Sri Lanka will reject any political settlement with Tamils - editorial
[TamilNet, Friday, 26 November 2010, 12:27 GMT]
“If [India's External Affairs Minister S M] Krishna is intending to take up the issue of a political settlement during his visit to Sri Lanka, he will get short shrift in Colombo. President Mahinda Rajapakse has already made his response clear in an interview with The Hindu newspaper this week: there will be no such thing,” the Tamil Guardian newspaper said in its editorial this week. “It is in this way that a long-standing contradiction between the Sinhala establishment and the international community, which had been masked by Indian and Western hostility to the Tamil armed struggle, is now coming clearly to the fore.”
“It is often forgotten by the international community that Tamil political demands grew in the sixties and seventies - from powersharing in the centre, through autonomy and federalism, to outright independence - not only because of increasing Sinhalisation of the state, but also because of Sinhala leaders’ blanket refusal to heed their protests.”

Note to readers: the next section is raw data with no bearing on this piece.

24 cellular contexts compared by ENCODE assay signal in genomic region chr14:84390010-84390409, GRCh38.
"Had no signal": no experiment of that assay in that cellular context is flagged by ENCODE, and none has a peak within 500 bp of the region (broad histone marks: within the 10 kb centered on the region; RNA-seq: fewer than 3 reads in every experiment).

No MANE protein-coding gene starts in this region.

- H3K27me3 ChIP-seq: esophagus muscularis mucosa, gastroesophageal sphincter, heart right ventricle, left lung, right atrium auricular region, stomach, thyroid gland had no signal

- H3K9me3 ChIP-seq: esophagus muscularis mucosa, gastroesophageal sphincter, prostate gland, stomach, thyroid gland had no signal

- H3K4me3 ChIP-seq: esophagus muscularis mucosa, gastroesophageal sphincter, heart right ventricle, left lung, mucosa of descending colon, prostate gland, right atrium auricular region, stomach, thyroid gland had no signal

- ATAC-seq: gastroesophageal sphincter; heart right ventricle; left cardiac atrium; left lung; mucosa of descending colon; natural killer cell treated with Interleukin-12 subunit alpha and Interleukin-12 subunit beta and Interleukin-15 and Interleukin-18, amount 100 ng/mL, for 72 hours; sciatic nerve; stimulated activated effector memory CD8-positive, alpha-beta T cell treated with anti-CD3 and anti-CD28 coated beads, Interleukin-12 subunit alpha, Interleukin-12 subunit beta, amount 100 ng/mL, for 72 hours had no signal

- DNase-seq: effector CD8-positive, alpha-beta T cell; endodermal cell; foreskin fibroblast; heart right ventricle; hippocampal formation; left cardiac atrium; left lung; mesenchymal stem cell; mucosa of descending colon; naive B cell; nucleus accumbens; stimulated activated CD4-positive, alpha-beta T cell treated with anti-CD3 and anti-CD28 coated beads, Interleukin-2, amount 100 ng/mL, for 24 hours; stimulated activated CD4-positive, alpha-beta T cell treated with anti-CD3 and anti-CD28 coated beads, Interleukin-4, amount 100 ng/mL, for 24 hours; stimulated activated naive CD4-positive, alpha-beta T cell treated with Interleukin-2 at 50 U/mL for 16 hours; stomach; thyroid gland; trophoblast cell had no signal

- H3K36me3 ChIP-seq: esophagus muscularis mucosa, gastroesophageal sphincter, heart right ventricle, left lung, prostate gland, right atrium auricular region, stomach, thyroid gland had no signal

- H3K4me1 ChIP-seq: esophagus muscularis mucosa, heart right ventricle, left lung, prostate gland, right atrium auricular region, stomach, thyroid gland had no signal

“The three decade-long history of the Federal Party and its Gandhian campaign of civil disobedience was marked not only by outright Sinhala rejection of any Tamil demand, but also punitive violence.”
“The same contempt is today manifest in the Sinhala state's responses to international demands for a political settlement. Any such suggestion Mr. Krishna brings, for a start, will get short shrift from Colombo. But then, we doubt he will be surprised.”
“President Rajapakse's vehement opposition to sharing power with the Tamils is not merely victor's hubris. Rather, it is an ideological, even theological, commitment to turning the island into a Sinhala-Buddhist bastion,” the editorial said.
“Of course, this argument has often been summarily dismissed as Tamil nationalist exaggeration. But we are confident it won't be long now before it is thoroughly vindicated.”